Hetasa, the merchant city, had a long tradition of independence despite owing ostensible fealty to many entities over the years. It had been everything from a kingdom in its own right to a de facto empire, a province of the Empire to a subject of the Emirate, an free city to a unit of a much larger territory. But to the Hetasans, all that was strictly secondary. The city, and the House of Iora that ruled it, were eternal and unchanging.

Tales are still told in dark alleys and nurseries of the time the great Emir decided to remove the House of Iora from power and replace them with a satrap of her own choosing. The guilds and associations and merchants had worried the satrap to premature age and death from a heart attack inside of a year; the Emir, frustrated, had restored the House of Iora to power after it swore fealty to her. The city had quickly calmed, and when the Emirate collapsed Hetasa had endured almost unchanged.

The House of Iora took power in the earliest days of the city, overthrowing the noble house of Xyri and bringing the other nobility into line. The Iora had revived the ancient traditions of the Assembly of Nobles and the Assembly of the Humble, and used the illusion of participation and consensus to forge a rule more ironclad yet more unobtrusive than any a would-be despot could hope to establish.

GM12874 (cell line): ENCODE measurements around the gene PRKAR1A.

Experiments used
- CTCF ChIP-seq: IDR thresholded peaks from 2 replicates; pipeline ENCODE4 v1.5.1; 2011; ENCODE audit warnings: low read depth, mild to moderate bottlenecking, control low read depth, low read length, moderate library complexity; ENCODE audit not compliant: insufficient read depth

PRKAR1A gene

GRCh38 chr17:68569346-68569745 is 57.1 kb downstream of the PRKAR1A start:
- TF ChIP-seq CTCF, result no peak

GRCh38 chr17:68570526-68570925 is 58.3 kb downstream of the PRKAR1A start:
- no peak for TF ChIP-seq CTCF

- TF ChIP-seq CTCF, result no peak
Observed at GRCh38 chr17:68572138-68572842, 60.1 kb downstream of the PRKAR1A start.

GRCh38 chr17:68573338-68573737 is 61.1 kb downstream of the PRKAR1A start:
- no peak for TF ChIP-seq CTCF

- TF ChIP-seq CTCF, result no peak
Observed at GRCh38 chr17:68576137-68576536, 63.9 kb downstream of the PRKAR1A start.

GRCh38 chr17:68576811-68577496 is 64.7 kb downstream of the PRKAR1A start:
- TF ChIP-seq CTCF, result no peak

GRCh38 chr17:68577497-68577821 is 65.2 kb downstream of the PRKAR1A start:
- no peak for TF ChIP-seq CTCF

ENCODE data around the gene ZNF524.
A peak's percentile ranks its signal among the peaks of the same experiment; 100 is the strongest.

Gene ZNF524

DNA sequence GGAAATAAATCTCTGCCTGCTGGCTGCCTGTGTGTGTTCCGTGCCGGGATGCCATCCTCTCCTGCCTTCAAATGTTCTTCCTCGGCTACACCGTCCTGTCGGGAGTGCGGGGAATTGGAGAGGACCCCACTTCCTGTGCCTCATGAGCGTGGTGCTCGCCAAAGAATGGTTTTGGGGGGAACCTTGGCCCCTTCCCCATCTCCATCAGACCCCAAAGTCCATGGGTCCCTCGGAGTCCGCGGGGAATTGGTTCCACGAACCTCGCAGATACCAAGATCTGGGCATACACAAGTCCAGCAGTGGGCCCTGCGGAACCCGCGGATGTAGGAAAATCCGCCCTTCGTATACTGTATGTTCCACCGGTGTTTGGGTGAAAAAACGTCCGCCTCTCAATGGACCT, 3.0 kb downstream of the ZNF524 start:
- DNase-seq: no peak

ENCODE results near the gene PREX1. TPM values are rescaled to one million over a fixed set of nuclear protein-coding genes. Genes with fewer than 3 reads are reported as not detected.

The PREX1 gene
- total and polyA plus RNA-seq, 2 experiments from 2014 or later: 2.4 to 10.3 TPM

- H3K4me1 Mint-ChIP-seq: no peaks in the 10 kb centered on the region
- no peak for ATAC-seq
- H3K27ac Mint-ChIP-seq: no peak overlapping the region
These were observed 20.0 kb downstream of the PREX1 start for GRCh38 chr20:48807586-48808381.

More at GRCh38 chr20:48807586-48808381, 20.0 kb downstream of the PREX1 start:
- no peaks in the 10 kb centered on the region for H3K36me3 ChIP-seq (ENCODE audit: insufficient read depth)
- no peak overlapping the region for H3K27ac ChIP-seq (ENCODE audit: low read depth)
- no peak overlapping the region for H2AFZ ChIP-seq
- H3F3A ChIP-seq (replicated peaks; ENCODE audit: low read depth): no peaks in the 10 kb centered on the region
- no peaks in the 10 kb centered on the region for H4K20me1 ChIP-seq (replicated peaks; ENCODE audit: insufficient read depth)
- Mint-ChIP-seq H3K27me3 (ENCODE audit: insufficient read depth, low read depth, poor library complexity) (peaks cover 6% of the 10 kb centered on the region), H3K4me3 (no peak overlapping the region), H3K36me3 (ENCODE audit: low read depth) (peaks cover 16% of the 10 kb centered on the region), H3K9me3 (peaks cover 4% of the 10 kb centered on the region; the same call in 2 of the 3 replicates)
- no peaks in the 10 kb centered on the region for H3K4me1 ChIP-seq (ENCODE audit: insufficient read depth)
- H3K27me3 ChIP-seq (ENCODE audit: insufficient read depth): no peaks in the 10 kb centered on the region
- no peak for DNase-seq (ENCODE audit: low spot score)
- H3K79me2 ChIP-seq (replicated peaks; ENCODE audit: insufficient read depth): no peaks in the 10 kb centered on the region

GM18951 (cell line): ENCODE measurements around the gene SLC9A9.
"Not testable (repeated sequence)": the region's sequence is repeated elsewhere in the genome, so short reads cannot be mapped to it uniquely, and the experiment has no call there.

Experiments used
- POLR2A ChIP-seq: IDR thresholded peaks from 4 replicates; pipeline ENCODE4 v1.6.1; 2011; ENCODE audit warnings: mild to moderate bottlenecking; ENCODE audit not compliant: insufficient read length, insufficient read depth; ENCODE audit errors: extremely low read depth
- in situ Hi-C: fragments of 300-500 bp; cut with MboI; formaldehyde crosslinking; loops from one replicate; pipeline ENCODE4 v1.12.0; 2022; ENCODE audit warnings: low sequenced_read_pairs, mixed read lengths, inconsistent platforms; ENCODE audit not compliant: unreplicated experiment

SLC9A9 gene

Two things about the House of Iora excited mild interest and off-color jokes among outsiders: the fact that the ruler was styled “Last Among Equals” even though the reverse was clearly true, and the curious coincidence that the ruler of Hetasa and the head of the House of Iora was inevitably a woman. Unlike the Empire and the Emirate, where large families fought amongst one another over claims to the throne, there was inevitably–no matter the ruler’s consort–only a single heir born into the house every generation, a daughter. Sequestered in a temple during their minority and only presented to the public on coming of age, the Iora women were invariably highly able–a fact some attributed to the strictness and isolation of their upbringing. Some argued that no line could sustain such ability over the long term, and that some of the Ioras must have been adopted, but the strong family resemblance they demonstrated generally buried such concerns.

But, in truth, there was far more to it than that. If, during the reign of Iora XXVI, one had managed to penetrate into the temple sanctum in search of the young Iora XXVII, they would have found only empty rooms and a staff with their tongues cut out. Similarly, the grand marble effigied tombs in the City Palace hold nothing but a few motes of dust.

Hetasa has, in fact, been ruled by the same being since the Xyri were overthrown nearly one thousand years ago.

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